Icon (the Institute of Conservation) is the professional body for conservators in the UK and works to “raise awareness of the cultural, social, and economic value of caring for heritage.” Their membership includes about 2,500 individuals and organisations, not only professional conservators and heritage scientists, but many others who share a commitment to improving understanding of, and access to, our cultural heritage.
Counterculture was commissioned by Icon in early 2021 to review their membership, business development, and innovation functions with a view to considering “how we maximise the potential of our current income generating activities and to explore new markets and new opportunities.” The brief noted that the organisation needed a better understanding of its markets and potential business opportunities, to embed an entrepreneurial approach into its organisational culture, and to create new income opportunities. We were also tasked with reviewing Icon’s membership marketing and making practical recommendations to grow membership.
Our team collated various disparate pieces of work that had been done on these topics internally by staff, trustees, and volunteers. We interviewed staff, trustees, and external stakeholders to understand the appetite for, and barriers to, income growth. We analysed existing financial documents and management accounts to fully understand the true costs and income of the organisation’s various activities. Counterculture’s consultants and researchers carried out an extensive benchmarking exercise comparing Icon with around 20 comparator organisations (other professional bodies in the heritage sector in the UK, UK professional bodies in other fields of similar size and up to 2x larger, conservation organisations in other countries). This exercise reviewed membership data, the organisational offer, philanthropic income, and other income generating services.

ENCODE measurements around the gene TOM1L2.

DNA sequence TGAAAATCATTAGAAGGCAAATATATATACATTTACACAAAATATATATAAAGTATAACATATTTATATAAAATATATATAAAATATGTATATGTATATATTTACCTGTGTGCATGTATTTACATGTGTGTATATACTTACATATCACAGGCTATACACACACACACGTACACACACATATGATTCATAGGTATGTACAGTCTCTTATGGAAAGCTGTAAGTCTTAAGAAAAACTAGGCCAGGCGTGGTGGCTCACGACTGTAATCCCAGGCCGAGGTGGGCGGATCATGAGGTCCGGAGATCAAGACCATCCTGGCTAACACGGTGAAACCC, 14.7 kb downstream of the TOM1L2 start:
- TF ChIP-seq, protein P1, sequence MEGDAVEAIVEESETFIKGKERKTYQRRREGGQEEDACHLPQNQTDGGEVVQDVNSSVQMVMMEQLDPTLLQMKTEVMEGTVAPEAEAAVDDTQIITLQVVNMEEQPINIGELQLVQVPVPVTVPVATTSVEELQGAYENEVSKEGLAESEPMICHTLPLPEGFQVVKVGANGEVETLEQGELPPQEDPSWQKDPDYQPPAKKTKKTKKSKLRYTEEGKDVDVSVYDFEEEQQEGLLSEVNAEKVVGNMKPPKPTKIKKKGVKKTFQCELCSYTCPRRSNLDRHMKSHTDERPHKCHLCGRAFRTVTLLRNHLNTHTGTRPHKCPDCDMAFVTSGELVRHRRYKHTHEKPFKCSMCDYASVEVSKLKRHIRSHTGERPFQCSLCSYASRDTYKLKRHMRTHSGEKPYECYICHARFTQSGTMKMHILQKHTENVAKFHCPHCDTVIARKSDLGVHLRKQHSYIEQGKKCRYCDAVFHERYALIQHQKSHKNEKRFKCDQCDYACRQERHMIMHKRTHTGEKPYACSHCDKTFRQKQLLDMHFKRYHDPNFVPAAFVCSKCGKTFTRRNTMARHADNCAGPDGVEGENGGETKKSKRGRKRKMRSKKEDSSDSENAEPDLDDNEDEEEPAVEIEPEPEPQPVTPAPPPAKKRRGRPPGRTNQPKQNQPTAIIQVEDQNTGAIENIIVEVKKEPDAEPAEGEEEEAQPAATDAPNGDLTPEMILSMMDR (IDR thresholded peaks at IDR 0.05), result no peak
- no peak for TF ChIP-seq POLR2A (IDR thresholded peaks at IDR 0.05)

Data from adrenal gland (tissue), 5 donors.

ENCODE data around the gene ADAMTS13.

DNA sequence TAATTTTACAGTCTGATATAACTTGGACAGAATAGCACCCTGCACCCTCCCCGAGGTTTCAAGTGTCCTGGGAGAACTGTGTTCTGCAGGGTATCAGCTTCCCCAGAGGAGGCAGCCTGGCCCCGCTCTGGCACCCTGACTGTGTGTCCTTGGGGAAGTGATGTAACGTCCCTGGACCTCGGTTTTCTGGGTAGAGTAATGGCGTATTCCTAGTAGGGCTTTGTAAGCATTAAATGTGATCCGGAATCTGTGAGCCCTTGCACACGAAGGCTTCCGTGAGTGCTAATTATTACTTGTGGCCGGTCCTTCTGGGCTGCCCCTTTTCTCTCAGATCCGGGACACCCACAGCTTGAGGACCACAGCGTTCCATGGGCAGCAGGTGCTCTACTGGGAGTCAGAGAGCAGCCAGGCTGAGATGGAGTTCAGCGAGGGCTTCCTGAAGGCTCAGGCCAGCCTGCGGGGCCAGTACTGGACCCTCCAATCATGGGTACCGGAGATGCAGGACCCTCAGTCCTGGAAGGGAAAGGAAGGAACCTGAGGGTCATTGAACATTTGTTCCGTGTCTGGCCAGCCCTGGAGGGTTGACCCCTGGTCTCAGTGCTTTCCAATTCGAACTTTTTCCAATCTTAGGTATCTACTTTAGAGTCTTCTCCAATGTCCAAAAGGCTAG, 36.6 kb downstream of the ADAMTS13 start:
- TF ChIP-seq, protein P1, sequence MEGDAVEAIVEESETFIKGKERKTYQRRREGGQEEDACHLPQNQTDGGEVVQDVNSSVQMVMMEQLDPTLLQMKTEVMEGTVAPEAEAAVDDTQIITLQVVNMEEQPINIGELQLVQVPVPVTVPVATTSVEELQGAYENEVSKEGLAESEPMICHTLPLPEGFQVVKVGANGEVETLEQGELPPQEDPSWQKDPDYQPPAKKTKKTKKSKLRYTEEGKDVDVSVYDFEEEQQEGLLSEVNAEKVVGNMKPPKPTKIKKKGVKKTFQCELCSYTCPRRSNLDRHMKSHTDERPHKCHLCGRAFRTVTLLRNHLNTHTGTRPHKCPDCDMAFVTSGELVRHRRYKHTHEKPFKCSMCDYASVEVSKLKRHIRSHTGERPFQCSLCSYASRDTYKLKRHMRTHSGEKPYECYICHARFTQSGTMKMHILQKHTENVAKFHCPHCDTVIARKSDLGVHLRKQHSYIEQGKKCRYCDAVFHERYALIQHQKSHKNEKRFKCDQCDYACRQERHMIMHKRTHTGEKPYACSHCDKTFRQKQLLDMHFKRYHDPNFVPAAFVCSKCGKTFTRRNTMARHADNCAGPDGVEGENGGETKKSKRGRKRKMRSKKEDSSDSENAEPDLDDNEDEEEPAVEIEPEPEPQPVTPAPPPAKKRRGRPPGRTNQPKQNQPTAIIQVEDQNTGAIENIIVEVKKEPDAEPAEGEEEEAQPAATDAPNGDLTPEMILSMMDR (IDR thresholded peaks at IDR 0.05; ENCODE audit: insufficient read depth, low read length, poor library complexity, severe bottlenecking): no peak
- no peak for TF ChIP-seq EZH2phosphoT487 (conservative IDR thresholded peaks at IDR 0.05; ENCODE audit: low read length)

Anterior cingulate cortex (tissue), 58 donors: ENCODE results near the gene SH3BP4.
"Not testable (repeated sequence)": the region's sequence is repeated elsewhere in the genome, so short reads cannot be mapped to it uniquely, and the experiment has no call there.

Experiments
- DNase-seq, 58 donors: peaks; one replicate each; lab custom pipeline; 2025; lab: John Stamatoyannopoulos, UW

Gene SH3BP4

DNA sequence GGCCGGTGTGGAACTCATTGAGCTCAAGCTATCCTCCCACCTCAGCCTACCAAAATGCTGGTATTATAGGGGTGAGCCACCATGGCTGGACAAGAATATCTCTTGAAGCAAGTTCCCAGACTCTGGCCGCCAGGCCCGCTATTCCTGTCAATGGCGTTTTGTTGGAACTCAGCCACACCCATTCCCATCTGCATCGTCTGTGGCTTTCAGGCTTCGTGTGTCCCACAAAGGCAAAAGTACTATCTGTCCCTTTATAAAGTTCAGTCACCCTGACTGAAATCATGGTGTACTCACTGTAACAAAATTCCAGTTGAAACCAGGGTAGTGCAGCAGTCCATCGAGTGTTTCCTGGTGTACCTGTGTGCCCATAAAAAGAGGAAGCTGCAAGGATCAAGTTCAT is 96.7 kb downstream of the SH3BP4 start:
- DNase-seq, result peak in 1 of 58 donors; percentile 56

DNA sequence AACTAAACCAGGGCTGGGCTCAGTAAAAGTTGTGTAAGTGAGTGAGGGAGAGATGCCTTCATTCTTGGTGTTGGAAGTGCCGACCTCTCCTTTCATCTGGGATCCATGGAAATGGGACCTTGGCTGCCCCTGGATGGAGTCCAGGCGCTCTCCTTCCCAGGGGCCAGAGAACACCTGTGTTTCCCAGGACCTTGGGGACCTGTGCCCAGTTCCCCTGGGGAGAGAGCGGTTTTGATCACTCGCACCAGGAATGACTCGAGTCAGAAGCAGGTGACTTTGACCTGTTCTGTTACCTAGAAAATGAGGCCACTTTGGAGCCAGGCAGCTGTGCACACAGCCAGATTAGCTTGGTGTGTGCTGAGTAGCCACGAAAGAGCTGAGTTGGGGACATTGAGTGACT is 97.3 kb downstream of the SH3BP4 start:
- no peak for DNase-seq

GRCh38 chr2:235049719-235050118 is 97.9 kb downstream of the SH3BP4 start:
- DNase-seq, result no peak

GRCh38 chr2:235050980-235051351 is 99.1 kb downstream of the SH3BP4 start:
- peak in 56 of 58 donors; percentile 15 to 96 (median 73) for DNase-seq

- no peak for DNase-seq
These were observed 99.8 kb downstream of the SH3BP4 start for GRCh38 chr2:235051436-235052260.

Our team then produced a longlist of possible income generating activities for Icon (approximately 30) and scored and RAG rated these. Our report presented all three categories to the Icon team, with progressively increasing levels of detail including likely costs, RoI, timelines and (for the ~10 ‘green’ rated items) necessary next steps for implementation. We also made a series of practical recommendations to improve membership marketing, recruitment, and retention. These covered areas including membership categories, pricing, and digital advertising.
In addition to the work towards income generation opportunities, the Counterculture team led team of Icon Trustees and staff to review existing activity related to Icon’s membership marketing. We reviewed current levels of performance analysing key metrics such as yield and retention rates, drawing comparisons to peers and the sector more generally. We made a series of recommendations which the board and staff team are now taking forward to make Icon a more sustainable, effective, and international body over the next five years.